The AFCP grant focusing on the Teacher’s House represents WMF's latest effort in the region. The century-old monument was damaged when rockets targeted an intersection in central Kyiv just a few hundred meters from the building on October 10, 2022. The resulting shockwave from the explosion knocked out the windows and doors of the Teacher’s House, damaging 500 square meters of glass, including that of the beautiful glass dome that made the Teacher’s House an instant landmark to residents following its completion in 1912. Underneath this dome sits its signature acoustic hall, which might have flooded if not for the quick actions of the local teams that covered the structure with a special water-resistant film. The new funding will go toward the reconstruction of the iconic dome, among other critical site needs.

The Okhtyrka Local History Museum was likewise severely damaged in March 2022 when Russian bombs hit Okhtyrka’s historic center, blowing out the building’s windows, causing its roof to partially collapse, and affecting the exhibits inside. The museum’s above-ground structure was quickly protected from the elements, and WMF is now working with local partners to establish the building’s basement as a community center, giving new life to a building that is no longer at immediate risk. At the Odesa National Fine Arts Museum, WMF is helping to digitize the museum’s collection of historical architectural drawings, mitigating the risk of their destruction in light of the most recent attack.

WMF has a longstanding history of serving as heritage first responders, with a well-established Crisis Response Program infrastructure to address emergency situations for cultural heritage sites around the globe. Following human conflict and natural disasters, WMF has undertaken recent crisis response projects to protect heritage in Türkiye, Yemen, Iraq, Tanzania, Mexico, Peru, Japan, and elsewhere.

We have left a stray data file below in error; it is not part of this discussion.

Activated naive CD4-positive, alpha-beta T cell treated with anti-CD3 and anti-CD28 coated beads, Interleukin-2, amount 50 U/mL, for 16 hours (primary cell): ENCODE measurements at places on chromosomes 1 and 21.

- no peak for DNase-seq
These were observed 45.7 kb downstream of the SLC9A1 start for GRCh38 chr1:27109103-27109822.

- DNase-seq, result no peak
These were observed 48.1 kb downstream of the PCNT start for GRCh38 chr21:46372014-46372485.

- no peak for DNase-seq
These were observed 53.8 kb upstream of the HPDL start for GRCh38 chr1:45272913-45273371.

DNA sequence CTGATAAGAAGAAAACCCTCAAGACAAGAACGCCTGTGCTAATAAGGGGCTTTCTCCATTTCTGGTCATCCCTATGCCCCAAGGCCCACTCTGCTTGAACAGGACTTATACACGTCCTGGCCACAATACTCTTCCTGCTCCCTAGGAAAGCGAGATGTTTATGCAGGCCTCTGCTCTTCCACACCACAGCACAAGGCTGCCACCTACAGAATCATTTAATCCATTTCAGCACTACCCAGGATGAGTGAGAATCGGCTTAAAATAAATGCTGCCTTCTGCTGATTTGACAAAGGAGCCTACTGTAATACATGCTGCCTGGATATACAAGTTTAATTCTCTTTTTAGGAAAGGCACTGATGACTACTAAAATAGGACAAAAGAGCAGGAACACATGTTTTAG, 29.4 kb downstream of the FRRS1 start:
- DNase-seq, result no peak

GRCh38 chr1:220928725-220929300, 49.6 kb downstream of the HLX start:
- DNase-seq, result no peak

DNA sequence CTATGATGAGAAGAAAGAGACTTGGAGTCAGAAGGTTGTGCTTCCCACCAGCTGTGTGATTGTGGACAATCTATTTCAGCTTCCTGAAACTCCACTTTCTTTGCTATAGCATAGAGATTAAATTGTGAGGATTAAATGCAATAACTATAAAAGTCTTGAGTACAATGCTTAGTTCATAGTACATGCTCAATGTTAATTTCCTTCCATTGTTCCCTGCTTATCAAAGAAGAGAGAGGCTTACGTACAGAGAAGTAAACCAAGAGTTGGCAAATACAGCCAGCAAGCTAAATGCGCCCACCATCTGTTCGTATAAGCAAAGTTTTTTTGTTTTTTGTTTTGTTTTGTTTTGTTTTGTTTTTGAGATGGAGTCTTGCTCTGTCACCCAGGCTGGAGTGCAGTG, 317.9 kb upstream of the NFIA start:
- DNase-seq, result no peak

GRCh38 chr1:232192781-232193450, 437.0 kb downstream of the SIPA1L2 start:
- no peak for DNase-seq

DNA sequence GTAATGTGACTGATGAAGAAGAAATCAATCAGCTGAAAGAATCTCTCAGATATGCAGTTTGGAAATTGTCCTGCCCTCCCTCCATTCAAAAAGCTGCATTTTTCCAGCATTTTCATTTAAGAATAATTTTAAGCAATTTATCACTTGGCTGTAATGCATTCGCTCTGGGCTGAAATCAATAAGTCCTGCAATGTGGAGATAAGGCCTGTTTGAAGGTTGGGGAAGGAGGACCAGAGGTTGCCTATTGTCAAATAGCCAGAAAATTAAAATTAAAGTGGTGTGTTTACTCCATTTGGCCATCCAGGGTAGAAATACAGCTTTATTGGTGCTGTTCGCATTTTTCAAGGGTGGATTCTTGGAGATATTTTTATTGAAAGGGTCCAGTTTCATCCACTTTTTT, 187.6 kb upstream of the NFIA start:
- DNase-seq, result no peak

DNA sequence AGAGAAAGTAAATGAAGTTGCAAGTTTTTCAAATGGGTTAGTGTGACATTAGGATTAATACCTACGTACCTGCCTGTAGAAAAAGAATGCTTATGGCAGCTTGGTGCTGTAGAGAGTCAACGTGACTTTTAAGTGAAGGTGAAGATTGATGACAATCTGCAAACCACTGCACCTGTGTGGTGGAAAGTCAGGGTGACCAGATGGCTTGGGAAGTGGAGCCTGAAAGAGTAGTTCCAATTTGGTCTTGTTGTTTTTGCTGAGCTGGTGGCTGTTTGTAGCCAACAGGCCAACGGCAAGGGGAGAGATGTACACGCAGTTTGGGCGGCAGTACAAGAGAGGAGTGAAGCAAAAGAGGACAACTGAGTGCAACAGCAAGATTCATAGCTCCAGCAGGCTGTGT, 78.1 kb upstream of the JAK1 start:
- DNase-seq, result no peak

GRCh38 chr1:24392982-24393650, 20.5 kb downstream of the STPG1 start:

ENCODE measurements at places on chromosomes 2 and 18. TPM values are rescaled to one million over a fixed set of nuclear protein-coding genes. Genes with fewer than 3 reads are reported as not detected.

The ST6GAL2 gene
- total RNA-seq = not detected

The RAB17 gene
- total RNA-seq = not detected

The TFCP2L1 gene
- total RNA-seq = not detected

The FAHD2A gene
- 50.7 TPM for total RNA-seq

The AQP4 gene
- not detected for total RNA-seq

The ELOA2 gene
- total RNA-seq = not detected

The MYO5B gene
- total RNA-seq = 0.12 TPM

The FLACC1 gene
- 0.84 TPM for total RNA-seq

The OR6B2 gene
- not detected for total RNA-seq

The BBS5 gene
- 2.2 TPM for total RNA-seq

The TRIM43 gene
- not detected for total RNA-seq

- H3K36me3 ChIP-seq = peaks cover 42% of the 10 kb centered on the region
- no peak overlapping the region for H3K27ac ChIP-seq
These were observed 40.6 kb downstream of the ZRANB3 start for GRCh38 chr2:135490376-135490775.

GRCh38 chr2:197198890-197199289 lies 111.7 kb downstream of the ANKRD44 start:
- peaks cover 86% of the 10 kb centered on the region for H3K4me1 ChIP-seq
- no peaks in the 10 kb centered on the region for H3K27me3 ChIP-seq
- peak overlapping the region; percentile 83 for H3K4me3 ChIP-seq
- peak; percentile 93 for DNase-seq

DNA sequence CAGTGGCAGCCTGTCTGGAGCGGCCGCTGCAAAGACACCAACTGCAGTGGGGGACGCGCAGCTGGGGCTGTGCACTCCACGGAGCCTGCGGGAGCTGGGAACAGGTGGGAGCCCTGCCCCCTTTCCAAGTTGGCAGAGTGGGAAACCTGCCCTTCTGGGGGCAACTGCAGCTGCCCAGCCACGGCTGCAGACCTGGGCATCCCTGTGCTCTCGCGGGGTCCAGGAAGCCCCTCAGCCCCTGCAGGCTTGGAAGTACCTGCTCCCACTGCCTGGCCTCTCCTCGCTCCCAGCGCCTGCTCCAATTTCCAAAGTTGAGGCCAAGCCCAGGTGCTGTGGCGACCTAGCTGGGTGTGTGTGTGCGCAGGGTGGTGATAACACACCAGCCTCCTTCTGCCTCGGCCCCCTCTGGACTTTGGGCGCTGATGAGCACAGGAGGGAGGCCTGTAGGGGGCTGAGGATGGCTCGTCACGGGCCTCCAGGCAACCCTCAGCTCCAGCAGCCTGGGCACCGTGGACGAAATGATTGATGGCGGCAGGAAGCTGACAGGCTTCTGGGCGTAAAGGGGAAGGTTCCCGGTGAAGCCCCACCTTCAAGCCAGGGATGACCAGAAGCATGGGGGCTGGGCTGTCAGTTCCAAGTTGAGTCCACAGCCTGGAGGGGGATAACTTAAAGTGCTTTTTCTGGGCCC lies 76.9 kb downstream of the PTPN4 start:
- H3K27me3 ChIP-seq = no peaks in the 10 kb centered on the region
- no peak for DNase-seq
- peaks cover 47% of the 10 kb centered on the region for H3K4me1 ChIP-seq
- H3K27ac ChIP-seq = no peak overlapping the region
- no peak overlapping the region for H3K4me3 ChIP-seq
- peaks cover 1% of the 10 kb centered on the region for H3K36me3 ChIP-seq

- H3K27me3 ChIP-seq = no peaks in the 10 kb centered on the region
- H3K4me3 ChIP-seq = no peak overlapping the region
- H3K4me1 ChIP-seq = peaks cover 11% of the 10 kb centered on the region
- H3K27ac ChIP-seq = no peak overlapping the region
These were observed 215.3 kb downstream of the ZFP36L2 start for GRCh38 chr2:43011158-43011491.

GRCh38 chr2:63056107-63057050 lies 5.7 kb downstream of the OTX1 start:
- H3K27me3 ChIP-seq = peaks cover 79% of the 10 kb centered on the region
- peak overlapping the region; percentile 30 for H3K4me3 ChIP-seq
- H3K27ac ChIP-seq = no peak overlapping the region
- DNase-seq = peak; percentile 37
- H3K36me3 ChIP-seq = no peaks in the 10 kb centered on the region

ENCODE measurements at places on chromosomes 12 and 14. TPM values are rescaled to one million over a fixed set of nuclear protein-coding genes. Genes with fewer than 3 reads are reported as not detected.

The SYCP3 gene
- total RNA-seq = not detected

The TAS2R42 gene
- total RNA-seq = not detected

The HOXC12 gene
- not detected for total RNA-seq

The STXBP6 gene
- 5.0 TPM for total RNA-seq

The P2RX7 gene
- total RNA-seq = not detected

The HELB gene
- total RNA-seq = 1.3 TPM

About WMF

World Monuments Fund (WMF) is the leading independent organization devoted to safeguarding the world’s most treasured places to enrich people’s lives and build mutual understanding across cultures and communities. The organization is headquartered in New York City with offices and affiliates in Cambodia, France, India, Peru, Portugal, Spain, and the UK. Since 1965, our global team of experts has preserved the world’s diverse cultural heritage using the highest international standards at more than 700 sites in 112 countries. Partnering with local communities, funders, and governments, WMF draws on heritage to address some of today’s most pressing challenges: climate adaptation, inclusive heritage, balanced tourism, and post-crisis recovery. With a commitment to the people who bring places to life, WMF embraces the potential of the past to create a more resilient and inclusive society.

About the Helen Frankenthaler Foundation

The Helen Frankenthaler Foundation supports the artist’s legacy through a variety of initiatives, including exhibitions, loans of artworks, research and publications, conservation, grants, educational programs for the public and the scholarly community, and the publishing of a catalogue raisonné. It is dedicated to promoting greater public interest in and understanding of the visual arts.

About AFCP

Established by Congress in 2001, the U.S. Ambassadors Fund for Cultural Preservation (AFCP) supports projects to preserve a wide range of cultural heritage in less developed countries, including historic buildings, archaeological sites, ethnographic objects, paintings, manuscripts, museum collections and indigenous languages and other forms of traditional cultural expression. Since its inception, the program has supported more than 1,000 projects worldwide.